Hang up your car keys and take the bus (part II)

Last week my piece on transportation endeavoured to call for more efficient public transportation, particularly in the City of Kigali. I went ahead and got ambitious with my dreams by exploring the idea of making this improved public transit system intelligent.
Alline Akintore
Alline Akintore

Last week my piece on transportation endeavoured to call for more efficient public transportation, particularly in the City of Kigali. I went ahead and got ambitious with my dreams by exploring the idea of making this improved public transit system intelligent.

Reader feedback on the article ranged from excitement to concerns about lack of air-conditioning (discouraging the use of public buses), and finally to antipathetic responses to my nerve to think that Rwanda could be “like Korea”.  I realised that beyond drawing from examples in Korea, I did not do a satisfactory job of explaining why we should be adamant about this (I will save the topic of emulating another country, given our limited resources, for another article).

First of all, I am not asking Rwanda to be Korea – the examples last week were merely using Korea as a model for development of transportation systems. With this in mind, we cannot be so myopic as to write off investments in an efficient transportation system, ESPECIALLY, given the nature of our infrastructure today. Migration into Kigali stands at 4.8 per cent and the population of Rwanda is expected to double by 2040; to put this into perspective, global rural urban migration stands at 1.9 per cent and it is estimated that by 2030, 60 per cent of the world’s population will be living in cities. If we used rough estimates, it means over 10 million people will be settled in the major city of the time (today there are 11 million people living in Rwanda).

In my opinion, this means that we cannot merely rely on laying tarmac roads; we have to take into account the pressures this will have on our environment, cost of living and work productivity (increased traffic jam). The most clear-cut avenue to meeting these demands is a public transit system and network that meets the populace’s needs, fuels the private sector and reduces pressures associated with densely-populated cities.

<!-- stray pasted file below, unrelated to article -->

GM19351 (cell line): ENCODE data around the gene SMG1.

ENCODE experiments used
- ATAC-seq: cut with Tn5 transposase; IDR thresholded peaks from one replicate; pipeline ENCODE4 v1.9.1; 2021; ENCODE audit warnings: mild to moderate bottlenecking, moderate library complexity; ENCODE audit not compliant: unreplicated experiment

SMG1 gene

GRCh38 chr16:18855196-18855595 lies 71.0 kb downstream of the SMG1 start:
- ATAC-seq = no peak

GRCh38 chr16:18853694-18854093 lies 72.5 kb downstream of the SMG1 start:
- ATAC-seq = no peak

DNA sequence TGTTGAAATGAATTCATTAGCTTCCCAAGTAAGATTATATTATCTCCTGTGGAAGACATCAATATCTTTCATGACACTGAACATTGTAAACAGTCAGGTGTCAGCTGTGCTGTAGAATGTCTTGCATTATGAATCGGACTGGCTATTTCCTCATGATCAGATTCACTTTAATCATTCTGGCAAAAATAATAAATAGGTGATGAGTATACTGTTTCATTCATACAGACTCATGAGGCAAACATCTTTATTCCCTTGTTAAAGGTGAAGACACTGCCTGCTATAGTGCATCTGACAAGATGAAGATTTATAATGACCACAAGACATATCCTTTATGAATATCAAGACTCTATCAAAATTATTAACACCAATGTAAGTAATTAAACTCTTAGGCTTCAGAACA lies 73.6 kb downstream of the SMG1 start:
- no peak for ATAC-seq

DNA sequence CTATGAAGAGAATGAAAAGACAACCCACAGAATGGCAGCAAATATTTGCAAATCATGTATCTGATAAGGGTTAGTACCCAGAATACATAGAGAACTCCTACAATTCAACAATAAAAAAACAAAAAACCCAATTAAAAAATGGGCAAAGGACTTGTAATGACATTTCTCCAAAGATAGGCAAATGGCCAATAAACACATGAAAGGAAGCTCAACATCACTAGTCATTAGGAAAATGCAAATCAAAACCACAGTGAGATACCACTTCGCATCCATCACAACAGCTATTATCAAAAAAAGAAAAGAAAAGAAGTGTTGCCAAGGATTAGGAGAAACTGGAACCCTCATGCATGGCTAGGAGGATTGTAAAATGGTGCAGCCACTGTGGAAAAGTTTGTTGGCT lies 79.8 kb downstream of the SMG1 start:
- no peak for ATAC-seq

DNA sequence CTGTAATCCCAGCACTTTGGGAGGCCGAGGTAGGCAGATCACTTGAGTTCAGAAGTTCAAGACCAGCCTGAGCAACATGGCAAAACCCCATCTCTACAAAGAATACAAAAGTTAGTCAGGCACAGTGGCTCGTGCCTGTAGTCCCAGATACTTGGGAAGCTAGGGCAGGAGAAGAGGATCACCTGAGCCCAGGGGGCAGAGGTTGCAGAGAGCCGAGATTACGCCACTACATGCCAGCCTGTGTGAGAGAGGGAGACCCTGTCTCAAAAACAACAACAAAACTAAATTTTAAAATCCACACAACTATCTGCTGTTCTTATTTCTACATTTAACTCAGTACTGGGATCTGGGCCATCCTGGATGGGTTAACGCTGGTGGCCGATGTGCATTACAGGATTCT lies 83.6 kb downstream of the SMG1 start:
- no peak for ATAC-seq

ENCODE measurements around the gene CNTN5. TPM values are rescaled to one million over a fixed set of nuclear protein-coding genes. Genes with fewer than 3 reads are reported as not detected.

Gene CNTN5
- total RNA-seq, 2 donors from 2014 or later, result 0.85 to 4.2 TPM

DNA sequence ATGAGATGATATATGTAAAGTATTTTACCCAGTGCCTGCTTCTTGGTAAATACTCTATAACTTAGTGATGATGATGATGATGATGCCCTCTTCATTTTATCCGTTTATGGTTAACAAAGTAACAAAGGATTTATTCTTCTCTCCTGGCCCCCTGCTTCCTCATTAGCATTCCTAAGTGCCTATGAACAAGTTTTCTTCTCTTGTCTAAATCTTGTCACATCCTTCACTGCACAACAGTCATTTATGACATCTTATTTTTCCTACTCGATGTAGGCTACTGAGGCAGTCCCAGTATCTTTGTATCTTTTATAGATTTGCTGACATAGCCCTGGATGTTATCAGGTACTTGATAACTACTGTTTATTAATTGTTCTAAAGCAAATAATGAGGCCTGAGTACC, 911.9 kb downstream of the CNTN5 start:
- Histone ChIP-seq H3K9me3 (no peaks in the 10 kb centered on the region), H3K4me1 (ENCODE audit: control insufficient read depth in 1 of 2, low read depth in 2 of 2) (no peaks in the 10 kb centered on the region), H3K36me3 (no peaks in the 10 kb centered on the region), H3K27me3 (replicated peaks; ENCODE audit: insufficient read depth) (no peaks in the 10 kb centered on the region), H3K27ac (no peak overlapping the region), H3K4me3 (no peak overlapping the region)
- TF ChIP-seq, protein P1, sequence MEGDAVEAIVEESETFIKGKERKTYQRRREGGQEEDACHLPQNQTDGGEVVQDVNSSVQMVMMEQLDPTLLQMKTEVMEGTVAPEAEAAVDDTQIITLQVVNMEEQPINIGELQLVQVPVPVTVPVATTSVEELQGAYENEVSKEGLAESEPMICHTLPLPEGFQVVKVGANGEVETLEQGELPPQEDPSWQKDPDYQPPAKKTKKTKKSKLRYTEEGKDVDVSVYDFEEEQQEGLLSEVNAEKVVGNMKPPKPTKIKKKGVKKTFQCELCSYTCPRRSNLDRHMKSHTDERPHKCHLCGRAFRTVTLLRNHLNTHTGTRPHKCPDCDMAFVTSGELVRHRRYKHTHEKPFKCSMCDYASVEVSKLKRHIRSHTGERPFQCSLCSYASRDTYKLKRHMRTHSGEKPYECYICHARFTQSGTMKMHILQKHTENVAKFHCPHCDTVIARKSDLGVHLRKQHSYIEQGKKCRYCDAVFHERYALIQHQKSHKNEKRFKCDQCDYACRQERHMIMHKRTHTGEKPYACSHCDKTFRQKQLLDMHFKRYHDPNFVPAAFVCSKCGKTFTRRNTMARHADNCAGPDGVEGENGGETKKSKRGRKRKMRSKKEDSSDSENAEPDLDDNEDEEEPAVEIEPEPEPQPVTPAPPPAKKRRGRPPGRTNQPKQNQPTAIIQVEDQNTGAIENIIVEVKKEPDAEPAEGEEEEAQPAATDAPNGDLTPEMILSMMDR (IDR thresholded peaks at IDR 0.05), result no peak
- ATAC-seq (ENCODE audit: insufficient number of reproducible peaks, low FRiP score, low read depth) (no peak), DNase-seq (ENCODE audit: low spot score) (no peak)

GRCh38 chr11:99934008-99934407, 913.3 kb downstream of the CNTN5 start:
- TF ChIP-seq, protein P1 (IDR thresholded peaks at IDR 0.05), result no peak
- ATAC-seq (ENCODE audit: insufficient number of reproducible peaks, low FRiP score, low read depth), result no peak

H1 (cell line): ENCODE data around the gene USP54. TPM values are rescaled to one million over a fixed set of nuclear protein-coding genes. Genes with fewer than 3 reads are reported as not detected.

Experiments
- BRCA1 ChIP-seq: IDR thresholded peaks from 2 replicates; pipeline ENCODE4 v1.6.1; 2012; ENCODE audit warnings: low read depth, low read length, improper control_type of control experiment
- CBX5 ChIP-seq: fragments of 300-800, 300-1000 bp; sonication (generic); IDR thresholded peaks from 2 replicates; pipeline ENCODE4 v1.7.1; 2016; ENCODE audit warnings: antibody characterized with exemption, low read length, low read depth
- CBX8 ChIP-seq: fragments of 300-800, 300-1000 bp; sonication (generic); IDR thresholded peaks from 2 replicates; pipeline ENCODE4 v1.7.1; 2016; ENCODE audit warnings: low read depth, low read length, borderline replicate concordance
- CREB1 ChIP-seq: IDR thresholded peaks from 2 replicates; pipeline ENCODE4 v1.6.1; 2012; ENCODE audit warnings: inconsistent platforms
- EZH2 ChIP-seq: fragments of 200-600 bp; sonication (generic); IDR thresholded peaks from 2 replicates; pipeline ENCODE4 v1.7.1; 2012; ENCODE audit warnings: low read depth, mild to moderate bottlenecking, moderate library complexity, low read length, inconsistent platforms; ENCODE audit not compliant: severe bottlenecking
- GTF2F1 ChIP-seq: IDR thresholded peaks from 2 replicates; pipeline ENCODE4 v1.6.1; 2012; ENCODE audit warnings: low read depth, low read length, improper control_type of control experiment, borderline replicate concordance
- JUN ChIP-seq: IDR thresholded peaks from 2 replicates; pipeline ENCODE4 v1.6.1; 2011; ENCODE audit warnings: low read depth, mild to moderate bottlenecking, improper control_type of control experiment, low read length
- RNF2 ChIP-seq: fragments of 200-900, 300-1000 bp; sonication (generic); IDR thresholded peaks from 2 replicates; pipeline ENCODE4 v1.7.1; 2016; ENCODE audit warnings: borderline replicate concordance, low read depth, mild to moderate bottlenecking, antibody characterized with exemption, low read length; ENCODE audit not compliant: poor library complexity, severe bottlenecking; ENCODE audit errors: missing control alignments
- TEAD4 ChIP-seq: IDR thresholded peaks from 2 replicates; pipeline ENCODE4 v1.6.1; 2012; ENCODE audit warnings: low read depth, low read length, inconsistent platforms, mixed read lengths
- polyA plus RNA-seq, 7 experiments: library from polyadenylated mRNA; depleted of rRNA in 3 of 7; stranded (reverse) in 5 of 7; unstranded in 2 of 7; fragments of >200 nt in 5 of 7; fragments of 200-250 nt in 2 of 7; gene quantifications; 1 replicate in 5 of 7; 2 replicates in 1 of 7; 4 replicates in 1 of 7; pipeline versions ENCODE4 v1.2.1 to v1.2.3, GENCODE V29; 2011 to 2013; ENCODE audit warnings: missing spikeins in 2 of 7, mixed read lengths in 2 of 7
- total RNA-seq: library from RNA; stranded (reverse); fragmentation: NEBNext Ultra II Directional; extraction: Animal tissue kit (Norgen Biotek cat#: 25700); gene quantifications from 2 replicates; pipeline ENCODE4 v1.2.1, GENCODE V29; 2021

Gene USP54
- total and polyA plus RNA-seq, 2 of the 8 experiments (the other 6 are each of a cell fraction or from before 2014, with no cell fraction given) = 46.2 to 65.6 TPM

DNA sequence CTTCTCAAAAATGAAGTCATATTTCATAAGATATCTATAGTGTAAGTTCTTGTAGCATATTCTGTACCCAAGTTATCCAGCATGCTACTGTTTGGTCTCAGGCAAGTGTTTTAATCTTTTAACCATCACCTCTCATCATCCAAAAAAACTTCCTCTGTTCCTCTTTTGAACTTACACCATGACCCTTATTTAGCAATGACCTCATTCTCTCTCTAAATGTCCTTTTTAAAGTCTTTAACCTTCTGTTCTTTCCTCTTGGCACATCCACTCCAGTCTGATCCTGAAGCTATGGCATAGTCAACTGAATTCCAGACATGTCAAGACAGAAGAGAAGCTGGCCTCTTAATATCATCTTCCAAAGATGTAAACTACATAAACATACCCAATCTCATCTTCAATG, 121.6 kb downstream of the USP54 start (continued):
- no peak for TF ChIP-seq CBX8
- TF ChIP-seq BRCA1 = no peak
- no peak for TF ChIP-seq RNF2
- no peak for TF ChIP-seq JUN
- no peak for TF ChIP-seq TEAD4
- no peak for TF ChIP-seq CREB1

That being said, I can now address the points I promised last week – how we can achieve this goal, with the support of the government. One of the keys to achieving any degree of success in achieving the goals of a smart transportation network includes major support and comprehensive understanding on the part of policy makers.

I believe we can agree that we have this point down. Policy makers have tried and tested numerous approaches to re-shape the public transportation networks and systems; each reiteration has been billed as a failure yet, in fact, each one is really a baby step in the right direction – an adaptation point on a learning curve.

As I pointed out last week, beyond the groundwork infrastructure (and structure) of our public transportation system, there needs to be recognition that intelligent transportation can act as a force multiplier for transportation networks, even though it is not as physically tangible.

One of the biggest benefits of such a system is the facilitation in data collection that enables stakeholders to make appropriate business decisions. In addition to exploitation of this data, this information could be disseminated to the public; for example, to manage traffic control to streamline intra-city commutes. By reshaping the transportation system, we can count on the private sector developing value-added services to drive competition. 

And where does the government come in? By laying the foundation that enables not only government entities, but also private players and academia, to work together to make public transit efficient and intelligent.

As the middle player, the onus is on the public sector to forge the kind of public-private partnerships that drive innovation and create jobs, all the while reinventing transportation in the country (above and beyond public transit).

During the process of laying groundwork, there is ample lead time for the regulatory and standards bodies to co-develop standards for intelligent transportation systems. Working on local standards and aligning with international ones, together with the requirements for incorporation of broadband, shall be a necessity for success of a smart system. Aligning transportation and telecommunications regulations will be a win-win given the requirements of spectrum allocation (frequencies) of a smart transit system.

This outline is merely a starting point – I hope we can clearly outline how to achieve the afore-mentioned goal in the shortest time possible.

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